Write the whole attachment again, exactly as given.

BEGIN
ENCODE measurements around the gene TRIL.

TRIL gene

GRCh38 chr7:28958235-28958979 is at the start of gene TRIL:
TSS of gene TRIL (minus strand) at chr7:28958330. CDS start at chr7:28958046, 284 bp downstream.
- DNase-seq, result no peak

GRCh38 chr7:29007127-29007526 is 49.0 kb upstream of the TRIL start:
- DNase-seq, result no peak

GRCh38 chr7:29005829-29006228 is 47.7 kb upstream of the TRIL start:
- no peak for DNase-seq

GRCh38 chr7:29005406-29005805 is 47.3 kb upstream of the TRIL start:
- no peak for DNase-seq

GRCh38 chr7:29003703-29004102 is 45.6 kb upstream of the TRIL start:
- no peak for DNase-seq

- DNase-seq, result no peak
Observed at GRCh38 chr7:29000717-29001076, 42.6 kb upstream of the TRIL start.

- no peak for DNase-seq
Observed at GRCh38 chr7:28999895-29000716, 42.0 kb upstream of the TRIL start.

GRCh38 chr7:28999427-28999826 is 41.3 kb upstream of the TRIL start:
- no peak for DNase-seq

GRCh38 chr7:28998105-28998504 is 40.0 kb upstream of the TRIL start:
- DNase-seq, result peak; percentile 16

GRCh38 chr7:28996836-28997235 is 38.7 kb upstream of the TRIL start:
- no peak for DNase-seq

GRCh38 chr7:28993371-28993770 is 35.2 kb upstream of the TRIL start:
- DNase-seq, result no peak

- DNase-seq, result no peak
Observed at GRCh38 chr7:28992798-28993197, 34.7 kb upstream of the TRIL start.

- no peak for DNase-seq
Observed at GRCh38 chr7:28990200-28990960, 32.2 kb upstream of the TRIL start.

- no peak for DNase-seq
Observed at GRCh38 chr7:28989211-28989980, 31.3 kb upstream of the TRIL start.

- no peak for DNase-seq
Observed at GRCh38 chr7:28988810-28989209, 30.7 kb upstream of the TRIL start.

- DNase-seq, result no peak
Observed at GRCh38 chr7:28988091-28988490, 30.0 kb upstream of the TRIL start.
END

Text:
ENCODE measurements around the gene TRIL.

TRIL gene

GRCh38 chr7:28958235-28958979 is at the start of gene TRIL:
TSS of gene TRIL (minus strand) at chr7:28958330. CDS start at chr7:28958046, 284 bp downstream.
- DNase-seq, result no peak

GRCh38 chr7:29007127-29007526 is 49.0 kb upstream of the TRIL start:
- DNase-seq, result no peak

GRCh38 chr7:29005829-29006228 is 47.7 kb upstream of the TRIL start:
- no peak for DNase-seq

GRCh38 chr7:29005406-29005805 is 47.3 kb upstream of the TRIL start:
- no peak for DNase-seq

GRCh38 chr7:29003703-29004102 is 45.6 kb upstream of the TRIL start:
- no peak for DNase-seq

- DNase-seq, result no peak
Observed at GRCh38 chr7:29000717-29001076, 42.6 kb upstream of the TRIL start.

- no peak for DNase-seq
Observed at GRCh38 chr7:28999895-29000716, 42.0 kb upstream of the TRIL start.

GRCh38 chr7:28999427-28999826 is 41.3 kb upstream of the TRIL start:
- no peak for DNase-seq

GRCh38 chr7:28998105-28998504 is 40.0 kb upstream of the TRIL start:
- DNase-seq, result peak; percentile 16

GRCh38 chr7:28996836-28997235 is 38.7 kb upstream of the TRIL start:
- no peak for DNase-seq

GRCh38 chr7:28993371-28993770 is 35.2 kb upstream of the TRIL start:
- DNase-seq, result no peak

- DNase-seq, result no peak
Observed at GRCh38 chr7:28992798-28993197, 34.7 kb upstream of the TRIL start.

- no peak for DNase-seq
Observed at GRCh38 chr7:28990200-28990960, 32.2 kb upstream of the TRIL start.

- no peak for DNase-seq
Observed at GRCh38 chr7:28989211-28989980, 31.3 kb upstream of the TRIL start.

- no peak for DNase-seq
Observed at GRCh38 chr7:28988810-28989209, 30.7 kb upstream of the TRIL start.

- DNase-seq, result no peak
Observed at GRCh38 chr7:28988091-28988490, 30.0 kb upstream of the TRIL start.